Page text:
Number Crunching Through Maize


Number Crunching Through Maize

Geneticist uses statistics to breed more nutritious strains of corn

Jing Jin

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As an undergraduate student at the University of Virginia, Prof. Edward Buckler, plant breeding and genetics, studied archaeology and biology. Later as a graduate student at the University of Missouri-Columbia, he was especially compelled by the genetic variation of the natural world.

“Most life forms don’t vary in concrete ways. It isn’t like there’s one tall form of a tree and one short form. There’s gradations everywhere in between […] There is no single gene that’s going to determine everything, and that is where statistics comes in,” Buckler said.

At age eight, Buckler was already programming and using computers to analyze data, but it wasn’t until his archaeology training that he was struck by the usefulness of statistics for summarizing the distribution of archaeological sites.

For simplicity’s sake, geneticists of the 20th century focused on traits that were controlled by one or two genes, such as human eye color or maize — more commonly known as corn — kernel color. Most traits, however, are polygenic and controlled by more than one gene.

Buckler now focuses on corn genetics. Corn has 30,000 genes and tremendous diversity as a species.

“Any two corn plants are more divergent than you and I are from chimpanzees,” Buckler said.

The diversity of plant species comes from the sheer population numbers that have evolved over millions of years, during which they have built up genetic variation while adapting to more environments. Humans, on the other hand, only date back to 200,000 years.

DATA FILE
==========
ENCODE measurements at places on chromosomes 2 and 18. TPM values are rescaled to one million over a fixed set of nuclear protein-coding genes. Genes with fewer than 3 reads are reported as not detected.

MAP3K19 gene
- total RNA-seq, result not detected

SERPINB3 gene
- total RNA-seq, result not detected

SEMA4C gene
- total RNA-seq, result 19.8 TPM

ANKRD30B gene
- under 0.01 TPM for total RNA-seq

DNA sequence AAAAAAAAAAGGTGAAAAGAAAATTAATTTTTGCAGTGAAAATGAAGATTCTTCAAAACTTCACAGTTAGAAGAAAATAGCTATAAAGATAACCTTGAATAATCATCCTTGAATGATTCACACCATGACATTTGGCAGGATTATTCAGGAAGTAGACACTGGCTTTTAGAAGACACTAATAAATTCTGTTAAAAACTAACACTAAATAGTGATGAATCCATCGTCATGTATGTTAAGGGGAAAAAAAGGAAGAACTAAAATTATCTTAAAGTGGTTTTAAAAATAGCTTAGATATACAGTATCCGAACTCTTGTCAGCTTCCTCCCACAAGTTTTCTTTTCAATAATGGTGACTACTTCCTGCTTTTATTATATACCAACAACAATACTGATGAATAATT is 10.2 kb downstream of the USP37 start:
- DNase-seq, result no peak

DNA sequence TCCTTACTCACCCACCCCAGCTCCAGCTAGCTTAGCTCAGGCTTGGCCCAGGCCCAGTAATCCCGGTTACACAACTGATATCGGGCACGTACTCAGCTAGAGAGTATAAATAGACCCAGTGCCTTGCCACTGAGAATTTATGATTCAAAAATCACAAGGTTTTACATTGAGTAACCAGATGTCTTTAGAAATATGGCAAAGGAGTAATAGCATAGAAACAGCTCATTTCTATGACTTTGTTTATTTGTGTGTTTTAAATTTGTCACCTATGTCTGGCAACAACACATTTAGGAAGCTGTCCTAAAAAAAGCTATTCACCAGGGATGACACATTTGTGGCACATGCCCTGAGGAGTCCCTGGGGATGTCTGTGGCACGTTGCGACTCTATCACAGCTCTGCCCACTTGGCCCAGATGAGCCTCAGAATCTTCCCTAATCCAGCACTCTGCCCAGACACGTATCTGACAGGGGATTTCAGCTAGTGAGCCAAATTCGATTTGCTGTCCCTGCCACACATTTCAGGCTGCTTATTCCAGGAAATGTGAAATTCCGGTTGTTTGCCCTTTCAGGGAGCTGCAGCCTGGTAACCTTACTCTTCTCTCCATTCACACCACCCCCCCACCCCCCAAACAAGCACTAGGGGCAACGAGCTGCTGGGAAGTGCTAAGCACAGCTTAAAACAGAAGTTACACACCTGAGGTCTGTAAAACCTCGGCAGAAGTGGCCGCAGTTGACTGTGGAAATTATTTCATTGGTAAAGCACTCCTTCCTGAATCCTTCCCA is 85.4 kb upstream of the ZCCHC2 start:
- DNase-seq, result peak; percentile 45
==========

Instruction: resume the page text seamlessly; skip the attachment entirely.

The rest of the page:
Buckler has helped to develop an association mapping technique to identify the genetic origins of complex traits, providing insight into how organisms control their natural variation.

“We find useful genetic variation; [in one or two years] we can create markers or models to select for that genetic variation and start to put it into breeding programs,” Buckler said.

Buckler is currently collaborating with the breeders Kevin Pixley of the International Maize and Wheat Improvement Center and Tobert Rocheford of Purdue University to fortify corn varieties with higher levels of provitamin A.

Corn contains carotenoids, including beta-carotene, which can be converted to vitamin A. The varying level of carotenoids is reflected in the kernel color; white kernels have almost no carotenoids, while orange kernels have almost as much carotenoids as carrots.

Corn is the dominant subsistence crop in Sub-Saharan Africa, and variants deficient in vitamin A can lead to health disorders for millions of children. Some varieties have as little as 0.1 micrograms of beta-carotene per gram of corn, while the target is 15 micrograms.

Using association mapping to screen corn for levels of beta-carotene, Buckler discovered two different genes and two variants of those genes that can increase provitamin A 16-fold.

HarvestPlus, which partners with Buckler’s group, is conducting trials in Zambia in anticipation of a 2014 deployment of a corn variety that “pretty much looks like a carrot [and] that probably will make a very important nutritional contribution,” Buckler said.

Since the method requires no genetic engineering and simply makes use of natural variation, “the route to acceptance is much quicker,” Buckler said. Cultural obstacles do, however, exist.

“HarvestPlus has done a lot of research using market surveys. A lot of it is just education. They’re finding out that people like white or they like orange. They don’t like pale yellow,” Buckler said.

Buckler’s most recent work is on corn’s flowering time, which affects the plant’s adaptation to different environments across the globe, and leaf angle, which affects the plant’s sunlight capture and growth.

Buckler’s overarching goals are to “understand how you go from 2.3 billion letters to a trait,” to continue making agriculture more sustainable, and to create “something really novel.” Perennial maize, for example, uses less nitrogen and is more drought-tolerant. 

“We’re all essentially trying to make food in a more efficient, more sustainable way. If we can solve the problem with genetics that can be replicated around the world, that’s a lot better solution,” Buckler said.